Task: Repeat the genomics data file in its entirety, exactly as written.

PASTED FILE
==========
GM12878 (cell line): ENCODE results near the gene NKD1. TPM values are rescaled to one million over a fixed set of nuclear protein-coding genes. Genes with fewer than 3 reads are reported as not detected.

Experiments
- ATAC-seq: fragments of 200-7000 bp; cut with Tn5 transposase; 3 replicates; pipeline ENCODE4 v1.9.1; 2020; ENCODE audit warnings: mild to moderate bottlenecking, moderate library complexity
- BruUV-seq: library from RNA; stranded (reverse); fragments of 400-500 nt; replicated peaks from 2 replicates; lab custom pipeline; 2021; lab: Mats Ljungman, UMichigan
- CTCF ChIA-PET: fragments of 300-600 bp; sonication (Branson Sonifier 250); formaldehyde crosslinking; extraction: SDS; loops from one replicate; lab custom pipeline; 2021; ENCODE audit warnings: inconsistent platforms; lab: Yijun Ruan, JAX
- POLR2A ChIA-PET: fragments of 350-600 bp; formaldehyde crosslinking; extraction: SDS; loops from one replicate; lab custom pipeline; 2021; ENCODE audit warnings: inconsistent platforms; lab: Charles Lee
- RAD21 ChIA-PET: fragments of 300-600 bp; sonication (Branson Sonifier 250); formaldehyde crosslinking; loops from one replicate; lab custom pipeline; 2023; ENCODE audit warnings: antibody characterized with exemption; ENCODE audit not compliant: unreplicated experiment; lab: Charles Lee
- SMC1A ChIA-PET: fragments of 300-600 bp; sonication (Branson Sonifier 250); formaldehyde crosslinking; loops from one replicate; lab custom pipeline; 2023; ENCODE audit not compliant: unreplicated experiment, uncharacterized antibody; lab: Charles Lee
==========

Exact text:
GM12878 (cell line): ENCODE results near the gene NKD1. TPM values are rescaled to one million over a fixed set of nuclear protein-coding genes. Genes with fewer than 3 reads are reported as not detected.

Experiments
- ATAC-seq: fragments of 200-7000 bp; cut with Tn5 transposase; 3 replicates; pipeline ENCODE4 v1.9.1; 2020; ENCODE audit warnings: mild to moderate bottlenecking, moderate library complexity
- BruUV-seq: library from RNA; stranded (reverse); fragments of 400-500 nt; replicated peaks from 2 replicates; lab custom pipeline; 2021; lab: Mats Ljungman, UMichigan
- CTCF ChIA-PET: fragments of 300-600 bp; sonication (Branson Sonifier 250); formaldehyde crosslinking; extraction: SDS; loops from one replicate; lab custom pipeline; 2021; ENCODE audit warnings: inconsistent platforms; lab: Yijun Ruan, JAX
- POLR2A ChIA-PET: fragments of 350-600 bp; formaldehyde crosslinking; extraction: SDS; loops from one replicate; lab custom pipeline; 2021; ENCODE audit warnings: inconsistent platforms; lab: Charles Lee
- RAD21 ChIA-PET: fragments of 300-600 bp; sonication (Branson Sonifier 250); formaldehyde crosslinking; loops from one replicate; lab custom pipeline; 2023; ENCODE audit warnings: antibody characterized with exemption; ENCODE audit not compliant: unreplicated experiment; lab: Charles Lee
- SMC1A ChIA-PET: fragments of 300-600 bp; sonication (Branson Sonifier 250); formaldehyde crosslinking; loops from one replicate; lab custom pipeline; 2023; ENCODE audit not compliant: unreplicated experiment, uncharacterized antibody; lab: Charles Lee